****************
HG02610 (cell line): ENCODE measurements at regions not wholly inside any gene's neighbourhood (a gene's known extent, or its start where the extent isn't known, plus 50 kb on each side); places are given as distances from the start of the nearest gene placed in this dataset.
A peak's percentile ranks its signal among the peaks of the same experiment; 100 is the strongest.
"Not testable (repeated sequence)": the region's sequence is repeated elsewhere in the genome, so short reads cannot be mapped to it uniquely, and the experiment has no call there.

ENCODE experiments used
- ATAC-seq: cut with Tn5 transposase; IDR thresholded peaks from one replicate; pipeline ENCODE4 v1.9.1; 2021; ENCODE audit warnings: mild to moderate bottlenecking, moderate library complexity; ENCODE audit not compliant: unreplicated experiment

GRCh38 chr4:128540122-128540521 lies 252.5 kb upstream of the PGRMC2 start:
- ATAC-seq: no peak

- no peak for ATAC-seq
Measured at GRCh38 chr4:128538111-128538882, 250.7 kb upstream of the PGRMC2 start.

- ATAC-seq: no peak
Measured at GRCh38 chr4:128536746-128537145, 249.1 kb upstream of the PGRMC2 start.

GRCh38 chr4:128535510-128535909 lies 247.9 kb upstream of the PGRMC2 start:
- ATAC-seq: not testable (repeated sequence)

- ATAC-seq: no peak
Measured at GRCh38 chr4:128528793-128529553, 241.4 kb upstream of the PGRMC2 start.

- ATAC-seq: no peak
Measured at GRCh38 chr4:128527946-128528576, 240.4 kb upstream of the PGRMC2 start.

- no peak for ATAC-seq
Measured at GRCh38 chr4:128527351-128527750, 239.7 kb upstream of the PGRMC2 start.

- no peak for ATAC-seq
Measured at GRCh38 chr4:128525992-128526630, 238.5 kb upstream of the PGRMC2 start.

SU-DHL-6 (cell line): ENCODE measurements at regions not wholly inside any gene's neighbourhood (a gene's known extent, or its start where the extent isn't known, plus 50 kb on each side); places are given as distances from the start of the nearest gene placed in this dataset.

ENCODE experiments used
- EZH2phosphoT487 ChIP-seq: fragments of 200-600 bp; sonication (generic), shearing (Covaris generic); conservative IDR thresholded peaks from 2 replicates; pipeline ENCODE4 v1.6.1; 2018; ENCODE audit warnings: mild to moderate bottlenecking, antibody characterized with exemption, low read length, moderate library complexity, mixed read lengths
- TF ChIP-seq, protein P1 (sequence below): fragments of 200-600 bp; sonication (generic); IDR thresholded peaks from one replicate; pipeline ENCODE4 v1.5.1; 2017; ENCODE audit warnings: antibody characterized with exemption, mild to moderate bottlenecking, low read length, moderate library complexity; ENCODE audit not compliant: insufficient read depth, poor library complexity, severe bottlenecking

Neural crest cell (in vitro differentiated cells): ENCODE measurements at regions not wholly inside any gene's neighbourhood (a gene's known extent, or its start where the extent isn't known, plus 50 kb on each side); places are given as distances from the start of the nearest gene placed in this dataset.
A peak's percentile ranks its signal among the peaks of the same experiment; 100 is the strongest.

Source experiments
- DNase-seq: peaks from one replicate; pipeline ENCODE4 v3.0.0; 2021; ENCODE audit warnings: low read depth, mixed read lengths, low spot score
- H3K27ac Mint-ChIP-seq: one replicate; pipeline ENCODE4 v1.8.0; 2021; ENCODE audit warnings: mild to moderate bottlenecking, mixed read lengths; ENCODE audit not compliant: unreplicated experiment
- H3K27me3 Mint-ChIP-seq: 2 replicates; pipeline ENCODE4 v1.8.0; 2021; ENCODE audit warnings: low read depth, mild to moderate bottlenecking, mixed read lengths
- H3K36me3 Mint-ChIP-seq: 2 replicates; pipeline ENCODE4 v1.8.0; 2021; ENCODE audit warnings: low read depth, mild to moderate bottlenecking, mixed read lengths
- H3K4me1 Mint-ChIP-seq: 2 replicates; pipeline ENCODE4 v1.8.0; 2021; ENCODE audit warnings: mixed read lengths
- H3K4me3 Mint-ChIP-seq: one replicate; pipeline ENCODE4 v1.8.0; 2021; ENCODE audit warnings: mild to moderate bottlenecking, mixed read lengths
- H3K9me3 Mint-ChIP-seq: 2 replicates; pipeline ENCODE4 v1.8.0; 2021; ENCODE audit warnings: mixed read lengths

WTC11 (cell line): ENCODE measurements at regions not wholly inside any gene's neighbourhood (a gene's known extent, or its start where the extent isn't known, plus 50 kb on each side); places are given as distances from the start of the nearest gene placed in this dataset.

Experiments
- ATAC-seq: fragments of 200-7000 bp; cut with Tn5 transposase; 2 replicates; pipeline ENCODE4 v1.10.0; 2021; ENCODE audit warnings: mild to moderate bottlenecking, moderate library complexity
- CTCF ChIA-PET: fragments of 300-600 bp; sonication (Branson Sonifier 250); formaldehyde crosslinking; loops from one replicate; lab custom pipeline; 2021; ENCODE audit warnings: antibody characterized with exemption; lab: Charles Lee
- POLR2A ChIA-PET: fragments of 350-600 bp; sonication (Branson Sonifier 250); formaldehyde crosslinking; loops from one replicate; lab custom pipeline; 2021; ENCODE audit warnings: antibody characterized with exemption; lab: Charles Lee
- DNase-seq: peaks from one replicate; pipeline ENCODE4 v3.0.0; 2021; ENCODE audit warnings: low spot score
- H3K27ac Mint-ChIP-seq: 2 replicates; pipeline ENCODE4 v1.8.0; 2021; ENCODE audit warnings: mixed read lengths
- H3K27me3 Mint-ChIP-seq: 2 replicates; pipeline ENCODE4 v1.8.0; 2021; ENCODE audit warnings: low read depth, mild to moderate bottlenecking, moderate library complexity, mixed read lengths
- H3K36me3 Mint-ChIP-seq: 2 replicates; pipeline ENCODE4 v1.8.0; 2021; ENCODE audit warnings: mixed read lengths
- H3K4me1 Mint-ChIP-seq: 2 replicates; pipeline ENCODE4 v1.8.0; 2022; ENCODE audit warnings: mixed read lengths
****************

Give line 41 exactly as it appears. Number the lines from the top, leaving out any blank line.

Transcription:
- DNase-seq: peaks from one replicate; pipeline ENCODE4 v3.0.0; 2021; ENCODE audit warnings: low spot score